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My Biggest Mistake: Learning to let go

When Bob Brazell first worked in a restaurant kitchen as a teen, he fell in love with the instant sense of camaraderie he developed with his coworkers.

“If you are working a station in a very serious kitchen, you’re going to war every night, and if you got a guy by your side, you get to know him real quick, so some of my best friends for life I met in kitchens,” said Brazell, 40.

Bob Brazell

Restaurateur Bob Brazell led crawfish boils on April 17 and 18 for the opening of Proper Cannabis’ dispensaries in south St. Louis County and Warrenton. (Photo by Spencer Pernikoff, courtesy of Bob Brazell) Click here to see a larger version of this image.

In spite of those bonds, as Brazell ascended to become a chef and owner of St. Louis restaurants, he found it difficult to allow his employees to carry some of the weight on his shoulders.

“I always felt like I had to do everything myself,” he said.

That became a problem for him a couple years ago when several of his new endeavors suddenly took off at once.

Brazell had experience with juggling responsibilities. He started attending the Le Cordon Bleu College of Culinary Arts in St. Louis at age 26 while also working in the kitchens at Monarch Restaurant in Maplewood and Niche in Benton Park — both acclaimed, high-end restaurants that have since closed.

After a short stint as executive chef of a south St. Louis eatery targeted at athletes, Brazell stuck around the city’s Cherokee Street neighborhood and opened Byrd & Barrel, a fast-casual fried chicken restaurant.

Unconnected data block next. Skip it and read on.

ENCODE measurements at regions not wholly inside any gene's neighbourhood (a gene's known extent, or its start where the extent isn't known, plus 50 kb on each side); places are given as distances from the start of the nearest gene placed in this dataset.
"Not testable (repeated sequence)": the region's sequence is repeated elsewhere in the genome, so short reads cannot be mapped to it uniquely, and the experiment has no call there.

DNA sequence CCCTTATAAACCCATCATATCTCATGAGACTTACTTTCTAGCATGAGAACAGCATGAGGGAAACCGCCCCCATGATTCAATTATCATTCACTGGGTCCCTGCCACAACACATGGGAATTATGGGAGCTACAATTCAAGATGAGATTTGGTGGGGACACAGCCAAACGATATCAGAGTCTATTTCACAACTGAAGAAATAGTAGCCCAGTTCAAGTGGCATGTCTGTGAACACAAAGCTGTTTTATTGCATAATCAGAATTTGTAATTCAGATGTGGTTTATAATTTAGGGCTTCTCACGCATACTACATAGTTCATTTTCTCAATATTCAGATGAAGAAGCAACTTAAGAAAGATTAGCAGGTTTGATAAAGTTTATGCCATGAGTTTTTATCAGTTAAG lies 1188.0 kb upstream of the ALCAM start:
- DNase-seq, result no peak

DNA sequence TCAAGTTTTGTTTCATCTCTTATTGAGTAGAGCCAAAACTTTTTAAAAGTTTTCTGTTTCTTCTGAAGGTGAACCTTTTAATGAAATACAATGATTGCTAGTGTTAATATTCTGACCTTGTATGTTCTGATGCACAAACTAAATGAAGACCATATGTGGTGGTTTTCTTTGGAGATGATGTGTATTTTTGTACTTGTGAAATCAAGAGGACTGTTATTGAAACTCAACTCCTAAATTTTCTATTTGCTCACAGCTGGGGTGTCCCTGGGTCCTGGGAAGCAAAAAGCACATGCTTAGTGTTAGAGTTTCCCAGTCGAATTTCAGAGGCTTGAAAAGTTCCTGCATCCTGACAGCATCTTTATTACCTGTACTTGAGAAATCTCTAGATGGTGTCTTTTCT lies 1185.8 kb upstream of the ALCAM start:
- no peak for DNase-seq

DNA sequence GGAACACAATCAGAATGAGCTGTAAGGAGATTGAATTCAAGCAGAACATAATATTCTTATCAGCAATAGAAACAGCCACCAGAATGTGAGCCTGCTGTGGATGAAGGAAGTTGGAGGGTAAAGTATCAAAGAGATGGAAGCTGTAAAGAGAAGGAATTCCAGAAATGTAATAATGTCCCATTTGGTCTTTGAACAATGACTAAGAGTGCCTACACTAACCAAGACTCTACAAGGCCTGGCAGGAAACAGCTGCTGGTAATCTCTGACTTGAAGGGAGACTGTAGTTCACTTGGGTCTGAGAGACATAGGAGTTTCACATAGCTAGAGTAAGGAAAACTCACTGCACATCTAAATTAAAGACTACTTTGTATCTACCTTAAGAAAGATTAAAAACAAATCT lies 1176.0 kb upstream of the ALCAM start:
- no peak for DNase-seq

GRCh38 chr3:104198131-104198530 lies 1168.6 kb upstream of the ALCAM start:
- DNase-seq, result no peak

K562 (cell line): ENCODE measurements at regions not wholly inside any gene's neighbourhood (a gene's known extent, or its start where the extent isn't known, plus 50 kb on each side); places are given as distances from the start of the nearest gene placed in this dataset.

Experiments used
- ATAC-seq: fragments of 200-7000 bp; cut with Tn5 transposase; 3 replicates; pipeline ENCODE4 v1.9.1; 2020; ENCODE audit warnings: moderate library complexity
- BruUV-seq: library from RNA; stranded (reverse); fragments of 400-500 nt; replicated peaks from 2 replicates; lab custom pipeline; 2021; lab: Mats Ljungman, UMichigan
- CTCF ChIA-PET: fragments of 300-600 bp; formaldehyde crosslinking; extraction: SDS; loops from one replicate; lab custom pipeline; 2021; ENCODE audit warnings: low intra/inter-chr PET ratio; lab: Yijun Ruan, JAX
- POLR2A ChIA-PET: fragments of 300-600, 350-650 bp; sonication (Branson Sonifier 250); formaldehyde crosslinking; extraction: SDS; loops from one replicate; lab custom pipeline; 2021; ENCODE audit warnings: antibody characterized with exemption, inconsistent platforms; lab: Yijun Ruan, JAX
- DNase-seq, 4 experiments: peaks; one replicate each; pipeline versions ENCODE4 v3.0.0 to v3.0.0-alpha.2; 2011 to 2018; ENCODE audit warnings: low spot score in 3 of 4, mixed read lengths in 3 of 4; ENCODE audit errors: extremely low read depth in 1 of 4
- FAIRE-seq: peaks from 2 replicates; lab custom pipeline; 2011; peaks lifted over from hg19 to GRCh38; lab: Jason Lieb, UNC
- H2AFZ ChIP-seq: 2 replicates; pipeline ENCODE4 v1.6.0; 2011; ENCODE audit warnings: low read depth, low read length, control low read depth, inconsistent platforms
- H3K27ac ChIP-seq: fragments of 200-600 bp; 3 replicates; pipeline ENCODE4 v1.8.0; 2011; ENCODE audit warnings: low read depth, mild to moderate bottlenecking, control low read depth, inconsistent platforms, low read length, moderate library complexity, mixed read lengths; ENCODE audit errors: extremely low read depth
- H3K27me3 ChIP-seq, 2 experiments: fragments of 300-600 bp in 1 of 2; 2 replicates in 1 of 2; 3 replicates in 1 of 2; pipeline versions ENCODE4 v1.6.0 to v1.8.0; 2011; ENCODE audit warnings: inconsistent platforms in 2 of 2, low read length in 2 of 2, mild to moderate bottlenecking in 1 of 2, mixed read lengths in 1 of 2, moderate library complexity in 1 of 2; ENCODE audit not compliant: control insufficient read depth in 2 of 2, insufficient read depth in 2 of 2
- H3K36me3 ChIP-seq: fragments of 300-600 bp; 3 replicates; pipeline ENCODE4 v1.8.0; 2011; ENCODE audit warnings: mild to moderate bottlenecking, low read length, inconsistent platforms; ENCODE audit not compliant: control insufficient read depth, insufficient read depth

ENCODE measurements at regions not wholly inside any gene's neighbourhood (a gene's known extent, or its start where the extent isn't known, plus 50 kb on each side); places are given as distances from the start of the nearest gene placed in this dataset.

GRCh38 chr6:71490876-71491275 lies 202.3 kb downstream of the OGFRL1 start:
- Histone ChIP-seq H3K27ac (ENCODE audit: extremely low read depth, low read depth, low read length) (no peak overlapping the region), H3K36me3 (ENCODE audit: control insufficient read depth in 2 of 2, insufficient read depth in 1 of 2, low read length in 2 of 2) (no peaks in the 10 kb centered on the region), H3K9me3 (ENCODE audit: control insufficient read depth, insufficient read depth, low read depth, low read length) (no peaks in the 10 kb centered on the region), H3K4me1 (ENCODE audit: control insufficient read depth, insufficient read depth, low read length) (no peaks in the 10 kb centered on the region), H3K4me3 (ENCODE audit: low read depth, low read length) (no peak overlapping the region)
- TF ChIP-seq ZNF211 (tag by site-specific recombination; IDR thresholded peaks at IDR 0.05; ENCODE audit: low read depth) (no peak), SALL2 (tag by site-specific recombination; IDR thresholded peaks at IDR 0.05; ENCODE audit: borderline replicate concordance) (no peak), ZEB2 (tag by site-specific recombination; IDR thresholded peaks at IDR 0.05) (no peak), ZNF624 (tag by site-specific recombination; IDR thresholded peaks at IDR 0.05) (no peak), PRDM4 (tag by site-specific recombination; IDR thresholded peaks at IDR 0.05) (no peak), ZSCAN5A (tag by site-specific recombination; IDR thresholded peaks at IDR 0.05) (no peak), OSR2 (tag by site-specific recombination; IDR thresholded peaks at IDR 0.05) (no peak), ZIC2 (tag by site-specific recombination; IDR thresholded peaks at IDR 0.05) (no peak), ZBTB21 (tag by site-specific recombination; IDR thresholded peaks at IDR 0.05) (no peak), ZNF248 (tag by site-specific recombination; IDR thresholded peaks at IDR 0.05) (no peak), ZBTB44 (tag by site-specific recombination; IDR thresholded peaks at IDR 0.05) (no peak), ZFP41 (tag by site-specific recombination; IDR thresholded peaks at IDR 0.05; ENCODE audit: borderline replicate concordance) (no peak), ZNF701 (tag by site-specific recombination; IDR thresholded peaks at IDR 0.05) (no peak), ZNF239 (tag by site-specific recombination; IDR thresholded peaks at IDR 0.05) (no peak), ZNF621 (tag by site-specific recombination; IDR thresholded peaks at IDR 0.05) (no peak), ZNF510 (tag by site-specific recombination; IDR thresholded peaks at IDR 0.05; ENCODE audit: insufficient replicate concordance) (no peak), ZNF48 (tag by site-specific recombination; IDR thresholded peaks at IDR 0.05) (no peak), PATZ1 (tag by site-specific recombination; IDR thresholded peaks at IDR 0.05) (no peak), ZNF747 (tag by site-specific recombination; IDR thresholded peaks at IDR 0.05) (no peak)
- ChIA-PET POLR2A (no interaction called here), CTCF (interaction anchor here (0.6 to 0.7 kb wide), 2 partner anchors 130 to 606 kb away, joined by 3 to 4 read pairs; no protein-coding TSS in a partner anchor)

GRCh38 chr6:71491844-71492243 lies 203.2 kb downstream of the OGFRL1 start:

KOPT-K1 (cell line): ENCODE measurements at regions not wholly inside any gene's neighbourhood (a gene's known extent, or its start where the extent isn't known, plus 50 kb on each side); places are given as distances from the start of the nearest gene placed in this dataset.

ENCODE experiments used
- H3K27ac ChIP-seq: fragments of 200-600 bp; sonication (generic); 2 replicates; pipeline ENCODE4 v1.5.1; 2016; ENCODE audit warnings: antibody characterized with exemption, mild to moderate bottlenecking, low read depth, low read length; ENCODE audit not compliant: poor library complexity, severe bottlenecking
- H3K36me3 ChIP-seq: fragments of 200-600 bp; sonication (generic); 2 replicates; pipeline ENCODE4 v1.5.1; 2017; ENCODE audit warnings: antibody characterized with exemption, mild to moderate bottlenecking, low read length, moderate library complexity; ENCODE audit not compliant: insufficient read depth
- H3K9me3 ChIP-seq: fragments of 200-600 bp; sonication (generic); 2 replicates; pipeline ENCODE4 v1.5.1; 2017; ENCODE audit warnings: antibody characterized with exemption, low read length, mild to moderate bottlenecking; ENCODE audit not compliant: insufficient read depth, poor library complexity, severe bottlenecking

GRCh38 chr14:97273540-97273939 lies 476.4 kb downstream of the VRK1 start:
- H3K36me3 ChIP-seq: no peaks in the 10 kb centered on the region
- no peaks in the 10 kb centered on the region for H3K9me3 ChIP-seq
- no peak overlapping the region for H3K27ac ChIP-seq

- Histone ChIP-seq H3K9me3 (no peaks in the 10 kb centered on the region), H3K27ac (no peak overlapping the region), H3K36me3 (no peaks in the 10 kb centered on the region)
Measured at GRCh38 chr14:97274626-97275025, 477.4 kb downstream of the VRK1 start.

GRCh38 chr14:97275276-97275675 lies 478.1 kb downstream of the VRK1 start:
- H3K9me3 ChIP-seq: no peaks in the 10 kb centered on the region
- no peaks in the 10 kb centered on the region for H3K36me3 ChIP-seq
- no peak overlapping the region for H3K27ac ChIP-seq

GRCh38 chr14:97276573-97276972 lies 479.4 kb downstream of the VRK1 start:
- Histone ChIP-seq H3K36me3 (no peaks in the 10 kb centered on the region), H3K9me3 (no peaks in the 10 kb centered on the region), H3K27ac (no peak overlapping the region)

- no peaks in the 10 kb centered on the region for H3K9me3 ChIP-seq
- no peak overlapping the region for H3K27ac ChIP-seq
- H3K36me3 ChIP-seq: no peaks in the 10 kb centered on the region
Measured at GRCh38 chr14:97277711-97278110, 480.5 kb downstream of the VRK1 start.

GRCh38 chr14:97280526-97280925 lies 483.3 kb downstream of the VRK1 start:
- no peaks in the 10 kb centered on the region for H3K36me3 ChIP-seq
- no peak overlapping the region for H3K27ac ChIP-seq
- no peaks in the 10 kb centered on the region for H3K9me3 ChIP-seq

“When I told people I was going to open a fried chicken joint in a half-burned-down Popeyes on Jefferson [Avenue], they looked at me like I was crazy, and I probably was, but it worked,” he said.

Not only did he have success at that location, but he also was able to start serving Byrd & Barrel’s signature chicken “Nugs” during St. Louis Blues hockey games at the Enterprise Center. Along with his business partners, in 2014 he worked to elevate the Tamm Avenue Grill in the St. Louis neighborhood of Dogtown from what he called a “hole-in-the- wall bar” to a restaurant with a sleek, newly renovated patio offering tasty burgers and pastrami sandwiches.

Then in 2019, Brazell and his partners took over another restaurant — and one with a rich history: the Tenderloin Room at the Chase Park Plaza Hotel in the city’s Central West End.

The restaurant had been around since the 1960s, so Brazell concentrated on keeping its classic elements while also “bringing it up to speed,” he said.

“There are a lot of people who live in the Chase, and that’s like their living room . . . and we didn’t want them to be like, ‘Oh, they ruined it.’”

After renovating the restaurant and adding a bar menu, Brazell and his partners reopened the Tenderloin Room in December 2019. Amidst that excitement, though, he became so invested in Tenderloin Room renovations and menu that he had difficulty delegating to his employees, he said.

“It’s great to have all these [restaurants], but if I can’t take one day and be with my fiancé and see my family, then what’s it worth?” he asked.

Then Brazell, like all restaurant owners, had to confront the COVID-19 pandemic. On March 12, 2020, he closed a deal to buy the former Blues hockey bar Bobby’s Place on Hampton Avenue, where he planned to open a second Byrd & Barrel location. Shortly thereafter, most of the United States shut down due to the pandemic. By August, not only had he not opened the second Byrd & Barrel, but he had closed the Tenderloin Room and the original Byrd & Barrel.

Still with the number of vaccinations increasing and the infection rate decreasing in the region, Brazell hopes to soon reopen the Tenderloin Room and open the new Byrd & Barrel in August.

And he’s now better prepared to manage it all because he has learned to trust his staff.

“I’m still involved at every place, every day, but it’s just about coaching people and letting go,” he said.

“We hire the right people for a reason, and they are all phenomenal at what they do. And I’m a believer in letting the pros do their job, so you have to know everyone’s strong suits, and if somebody is better at something, put them in that role.” — Bob Brazell


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